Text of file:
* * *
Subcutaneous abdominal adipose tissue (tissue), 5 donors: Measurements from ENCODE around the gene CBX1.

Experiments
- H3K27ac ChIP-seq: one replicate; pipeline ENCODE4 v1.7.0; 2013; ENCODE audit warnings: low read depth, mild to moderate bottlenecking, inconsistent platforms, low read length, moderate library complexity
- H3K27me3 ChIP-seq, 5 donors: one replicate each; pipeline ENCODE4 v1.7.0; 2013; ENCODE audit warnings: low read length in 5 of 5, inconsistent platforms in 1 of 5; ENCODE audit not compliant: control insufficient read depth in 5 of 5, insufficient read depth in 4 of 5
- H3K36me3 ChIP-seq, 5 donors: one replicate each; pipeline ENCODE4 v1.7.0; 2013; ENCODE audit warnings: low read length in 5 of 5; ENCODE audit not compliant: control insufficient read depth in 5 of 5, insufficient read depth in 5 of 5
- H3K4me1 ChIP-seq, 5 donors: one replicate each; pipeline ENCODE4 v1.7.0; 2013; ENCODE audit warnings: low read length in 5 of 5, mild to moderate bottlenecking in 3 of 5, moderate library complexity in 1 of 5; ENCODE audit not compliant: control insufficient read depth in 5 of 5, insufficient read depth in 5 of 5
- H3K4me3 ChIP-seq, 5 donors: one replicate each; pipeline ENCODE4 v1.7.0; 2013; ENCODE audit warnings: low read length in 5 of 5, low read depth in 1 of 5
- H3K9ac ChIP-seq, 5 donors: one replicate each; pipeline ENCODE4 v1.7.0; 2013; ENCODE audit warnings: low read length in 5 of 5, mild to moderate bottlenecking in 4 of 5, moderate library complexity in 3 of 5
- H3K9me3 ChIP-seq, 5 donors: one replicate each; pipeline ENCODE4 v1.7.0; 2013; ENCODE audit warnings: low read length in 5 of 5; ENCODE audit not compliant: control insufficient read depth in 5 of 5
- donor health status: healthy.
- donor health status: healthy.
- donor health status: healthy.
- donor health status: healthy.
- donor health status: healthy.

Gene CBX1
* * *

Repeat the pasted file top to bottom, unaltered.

Subcutaneous abdominal adipose tissue (tissue), 5 donors: Measurements from ENCODE around the gene CBX1.

Experiments
- H3K27ac ChIP-seq: one replicate; pipeline ENCODE4 v1.7.0; 2013; ENCODE audit warnings: low read depth, mild to moderate bottlenecking, inconsistent platforms, low read length, moderate library complexity
- H3K27me3 ChIP-seq, 5 donors: one replicate each; pipeline ENCODE4 v1.7.0; 2013; ENCODE audit warnings: low read length in 5 of 5, inconsistent platforms in 1 of 5; ENCODE audit not compliant: control insufficient read depth in 5 of 5, insufficient read depth in 4 of 5
- H3K36me3 ChIP-seq, 5 donors: one replicate each; pipeline ENCODE4 v1.7.0; 2013; ENCODE audit warnings: low read length in 5 of 5; ENCODE audit not compliant: control insufficient read depth in 5 of 5, insufficient read depth in 5 of 5
- H3K4me1 ChIP-seq, 5 donors: one replicate each; pipeline ENCODE4 v1.7.0; 2013; ENCODE audit warnings: low read length in 5 of 5, mild to moderate bottlenecking in 3 of 5, moderate library complexity in 1 of 5; ENCODE audit not compliant: control insufficient read depth in 5 of 5, insufficient read depth in 5 of 5
- H3K4me3 ChIP-seq, 5 donors: one replicate each; pipeline ENCODE4 v1.7.0; 2013; ENCODE audit warnings: low read length in 5 of 5, low read depth in 1 of 5
- H3K9ac ChIP-seq, 5 donors: one replicate each; pipeline ENCODE4 v1.7.0; 2013; ENCODE audit warnings: low read length in 5 of 5, mild to moderate bottlenecking in 4 of 5, moderate library complexity in 3 of 5
- H3K9me3 ChIP-seq, 5 donors: one replicate each; pipeline ENCODE4 v1.7.0; 2013; ENCODE audit warnings: low read length in 5 of 5; ENCODE audit not compliant: control insufficient read depth in 5 of 5
- donor health status: healthy.
- donor health status: healthy.
- donor health status: healthy.
- donor health status: healthy.
- donor health status: healthy.

Gene CBX1